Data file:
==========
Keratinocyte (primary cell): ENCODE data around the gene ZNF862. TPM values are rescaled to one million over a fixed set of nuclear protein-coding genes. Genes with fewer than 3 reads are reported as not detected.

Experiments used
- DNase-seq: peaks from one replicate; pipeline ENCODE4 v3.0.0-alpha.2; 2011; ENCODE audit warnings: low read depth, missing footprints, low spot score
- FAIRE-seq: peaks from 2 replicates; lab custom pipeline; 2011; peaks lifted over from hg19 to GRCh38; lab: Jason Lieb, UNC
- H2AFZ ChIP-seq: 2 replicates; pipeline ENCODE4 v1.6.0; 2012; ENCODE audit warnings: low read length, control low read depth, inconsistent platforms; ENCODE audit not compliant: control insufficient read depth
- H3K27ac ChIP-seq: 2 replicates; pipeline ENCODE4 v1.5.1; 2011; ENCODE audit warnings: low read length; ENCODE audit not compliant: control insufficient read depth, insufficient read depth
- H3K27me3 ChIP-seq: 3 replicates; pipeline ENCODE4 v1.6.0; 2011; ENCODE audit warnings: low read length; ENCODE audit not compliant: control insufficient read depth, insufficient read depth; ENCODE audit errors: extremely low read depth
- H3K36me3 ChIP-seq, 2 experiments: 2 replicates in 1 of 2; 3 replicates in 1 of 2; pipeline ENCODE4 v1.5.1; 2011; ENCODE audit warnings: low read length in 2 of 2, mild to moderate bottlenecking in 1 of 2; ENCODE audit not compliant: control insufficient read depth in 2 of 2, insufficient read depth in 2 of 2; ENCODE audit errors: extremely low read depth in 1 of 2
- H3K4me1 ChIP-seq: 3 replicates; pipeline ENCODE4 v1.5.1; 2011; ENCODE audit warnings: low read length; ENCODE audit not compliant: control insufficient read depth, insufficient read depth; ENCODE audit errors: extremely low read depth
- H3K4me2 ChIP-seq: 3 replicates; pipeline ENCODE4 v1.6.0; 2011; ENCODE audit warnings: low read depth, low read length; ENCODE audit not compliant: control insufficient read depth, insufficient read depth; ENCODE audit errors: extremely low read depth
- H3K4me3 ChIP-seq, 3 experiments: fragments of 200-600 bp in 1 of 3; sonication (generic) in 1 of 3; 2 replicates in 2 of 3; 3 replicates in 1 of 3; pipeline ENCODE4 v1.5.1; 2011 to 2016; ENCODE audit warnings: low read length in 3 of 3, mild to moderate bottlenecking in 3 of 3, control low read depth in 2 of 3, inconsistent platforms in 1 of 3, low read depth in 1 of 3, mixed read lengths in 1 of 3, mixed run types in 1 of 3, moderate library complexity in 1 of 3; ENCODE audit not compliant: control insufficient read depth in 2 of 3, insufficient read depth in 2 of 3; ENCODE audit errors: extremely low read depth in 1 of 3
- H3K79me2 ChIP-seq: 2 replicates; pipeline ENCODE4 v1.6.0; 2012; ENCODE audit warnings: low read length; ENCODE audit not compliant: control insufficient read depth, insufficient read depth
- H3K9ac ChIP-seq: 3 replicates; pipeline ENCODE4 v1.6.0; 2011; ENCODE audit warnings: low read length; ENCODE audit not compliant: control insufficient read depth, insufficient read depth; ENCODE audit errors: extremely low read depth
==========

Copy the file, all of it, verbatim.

Keratinocyte (primary cell): ENCODE data around the gene ZNF862. TPM values are rescaled to one million over a fixed set of nuclear protein-coding genes. Genes with fewer than 3 reads are reported as not detected.

Experiments used
- DNase-seq: peaks from one replicate; pipeline ENCODE4 v3.0.0-alpha.2; 2011; ENCODE audit warnings: low read depth, missing footprints, low spot score
- FAIRE-seq: peaks from 2 replicates; lab custom pipeline; 2011; peaks lifted over from hg19 to GRCh38; lab: Jason Lieb, UNC
- H2AFZ ChIP-seq: 2 replicates; pipeline ENCODE4 v1.6.0; 2012; ENCODE audit warnings: low read length, control low read depth, inconsistent platforms; ENCODE audit not compliant: control insufficient read depth
- H3K27ac ChIP-seq: 2 replicates; pipeline ENCODE4 v1.5.1; 2011; ENCODE audit warnings: low read length; ENCODE audit not compliant: control insufficient read depth, insufficient read depth
- H3K27me3 ChIP-seq: 3 replicates; pipeline ENCODE4 v1.6.0; 2011; ENCODE audit warnings: low read length; ENCODE audit not compliant: control insufficient read depth, insufficient read depth; ENCODE audit errors: extremely low read depth
- H3K36me3 ChIP-seq, 2 experiments: 2 replicates in 1 of 2; 3 replicates in 1 of 2; pipeline ENCODE4 v1.5.1; 2011; ENCODE audit warnings: low read length in 2 of 2, mild to moderate bottlenecking in 1 of 2; ENCODE audit not compliant: control insufficient read depth in 2 of 2, insufficient read depth in 2 of 2; ENCODE audit errors: extremely low read depth in 1 of 2
- H3K4me1 ChIP-seq: 3 replicates; pipeline ENCODE4 v1.5.1; 2011; ENCODE audit warnings: low read length; ENCODE audit not compliant: control insufficient read depth, insufficient read depth; ENCODE audit errors: extremely low read depth
- H3K4me2 ChIP-seq: 3 replicates; pipeline ENCODE4 v1.6.0; 2011; ENCODE audit warnings: low read depth, low read length; ENCODE audit not compliant: control insufficient read depth, insufficient read depth; ENCODE audit errors: extremely low read depth
- H3K4me3 ChIP-seq, 3 experiments: fragments of 200-600 bp in 1 of 3; sonication (generic) in 1 of 3; 2 replicates in 2 of 3; 3 replicates in 1 of 3; pipeline ENCODE4 v1.5.1; 2011 to 2016; ENCODE audit warnings: low read length in 3 of 3, mild to moderate bottlenecking in 3 of 3, control low read depth in 2 of 3, inconsistent platforms in 1 of 3, low read depth in 1 of 3, mixed read lengths in 1 of 3, mixed run types in 1 of 3, moderate library complexity in 1 of 3; ENCODE audit not compliant: control insufficient read depth in 2 of 3, insufficient read depth in 2 of 3; ENCODE audit errors: extremely low read depth in 1 of 3
- H3K79me2 ChIP-seq: 2 replicates; pipeline ENCODE4 v1.6.0; 2012; ENCODE audit warnings: low read length; ENCODE audit not compliant: control insufficient read depth, insufficient read depth
- H3K9ac ChIP-seq: 3 replicates; pipeline ENCODE4 v1.6.0; 2011; ENCODE audit warnings: low read length; ENCODE audit not compliant: control insufficient read depth, insufficient read depth; ENCODE audit errors: extremely low read depth